Visual

Dialogues

From Seattle to Skagit

Wednesday, December 13, 2017

Many Skagit Valley artists are inevitable satellites of Seattle; they train there and market their work down south. Two new shows this month underscore that connection. 

At i.e. gallery in Edison, owner and artist Margy Lavelle brings the whimsical and edgy work of Seattleites Julie Paschkis, Warren Dykeman, and Joe Max Emminger to the forefront. And in Mount Vernon, transplants Trina Perry Carlson and Christian Carlson offer a joint exhibition of their own work.

The title of the Perry and Carlson Gallery show, “Dialogue,” reflects the couple’s mutual criticism and support. Although they work in very different ways, the art of each expresses intimate and revealing moments.

Now in his second year here, Christian has fallen in love with the Skagit winter landscape. He says his lustrous and moody encaustics evoke the “heavy white skies, the burnt-reds of blueberry bushes, the ochres and umbers of damp tilled land, the brown-greens of tidal flats, dark hills ghostly white in the mist… lending a sense of tempestuousness, stillness and melancholy, which the Dutch landscape painters understood.”

Trina turns antique and found elements to novel purposes. To challenge the notion of what is “hidden” and “revealed,” she flips over a stretched canvas and fastens objects on the reverse, which gives her “a shadow box, an embroidery hoop, a frame.” Each of her profoundly ambiguous works makes an eloquent statement: “A sense of something lost or cast off, taking on a new life that honors the past or aches after it.”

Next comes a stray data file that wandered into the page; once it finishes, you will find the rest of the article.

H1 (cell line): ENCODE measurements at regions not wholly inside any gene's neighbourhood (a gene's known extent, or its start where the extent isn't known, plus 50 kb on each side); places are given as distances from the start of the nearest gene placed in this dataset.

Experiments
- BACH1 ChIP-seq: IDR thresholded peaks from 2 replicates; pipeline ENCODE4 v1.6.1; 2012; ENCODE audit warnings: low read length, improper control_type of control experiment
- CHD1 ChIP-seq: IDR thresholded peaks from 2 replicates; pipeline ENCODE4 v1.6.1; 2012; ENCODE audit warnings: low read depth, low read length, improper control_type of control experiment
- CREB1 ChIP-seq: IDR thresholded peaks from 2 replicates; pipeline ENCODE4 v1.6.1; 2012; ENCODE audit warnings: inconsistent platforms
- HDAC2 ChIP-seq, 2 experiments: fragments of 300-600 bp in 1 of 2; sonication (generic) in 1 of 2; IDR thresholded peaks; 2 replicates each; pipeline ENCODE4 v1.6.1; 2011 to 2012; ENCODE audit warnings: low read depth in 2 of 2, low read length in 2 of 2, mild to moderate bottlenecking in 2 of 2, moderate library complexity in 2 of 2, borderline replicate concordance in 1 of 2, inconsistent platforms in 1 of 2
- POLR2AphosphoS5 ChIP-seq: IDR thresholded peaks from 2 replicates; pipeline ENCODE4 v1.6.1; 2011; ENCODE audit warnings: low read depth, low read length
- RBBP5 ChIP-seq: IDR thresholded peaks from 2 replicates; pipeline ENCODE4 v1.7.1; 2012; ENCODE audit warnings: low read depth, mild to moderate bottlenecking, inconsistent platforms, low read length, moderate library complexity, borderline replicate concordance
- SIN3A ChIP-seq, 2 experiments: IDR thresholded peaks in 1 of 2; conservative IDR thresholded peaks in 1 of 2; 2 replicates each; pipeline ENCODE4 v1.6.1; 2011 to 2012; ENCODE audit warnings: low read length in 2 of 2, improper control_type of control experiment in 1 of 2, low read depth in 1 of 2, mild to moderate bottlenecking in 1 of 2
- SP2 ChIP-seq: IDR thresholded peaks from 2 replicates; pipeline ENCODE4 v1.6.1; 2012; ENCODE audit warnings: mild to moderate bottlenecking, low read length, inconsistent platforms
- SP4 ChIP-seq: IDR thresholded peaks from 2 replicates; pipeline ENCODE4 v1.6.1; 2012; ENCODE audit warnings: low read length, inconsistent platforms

In “Slip,” a network of threads binds a faded nightdress into mute obedience. In “Root Bound,” dried sticks arise from what looks like a caterpillar nest, and an underlying piece of lace refers to lost domesticity. “Ascending” displays a Victorian infant’s smock stretched like a crucifix, with desiccated fibers in place of internal organs.

Trina’s work “finds a balance point between the sentimental and the macabre,” Christian says. “Not macabre,” she answers, but “mortality.”

At gallery “i.e.” the theme is naïf. Dykeman comes from a street art/skateboard tradition (he’s been collected by Microsoft). He mixes colorful blocks of collage and paint into heads, vases, shoes or ducks in unmodulated color: “Red Plant” features a menacing, one-eyed, red octopus with legs.

Julie Paschkis has published and illustrated some 30 children’s books, but what she does for fun is draw gouache and ink figures suggesting folk tales. A blushing lady rides a fire-breathing, wheeled horse above a tree-bearing golden fruit. A square sun smiles upon a woman and cat, all jumbled around with solid colors.  She draws weathervanes and silhouettes in a quasi-Victorian style.

Joe Max Emminger offers rough, monochrome clay sculptures reminiscent of African carvings. A platter textured like chiseled wood boasts a stick-lizard soaring over a leaping cat. Others are “horizontal totems”—a man’s head on a fish, on top of a real brush.  Another man rides in a bird-shaped boat.

Reports from both galleries are favorable—customers from Seattle and even Portland are following their favorite artists north.

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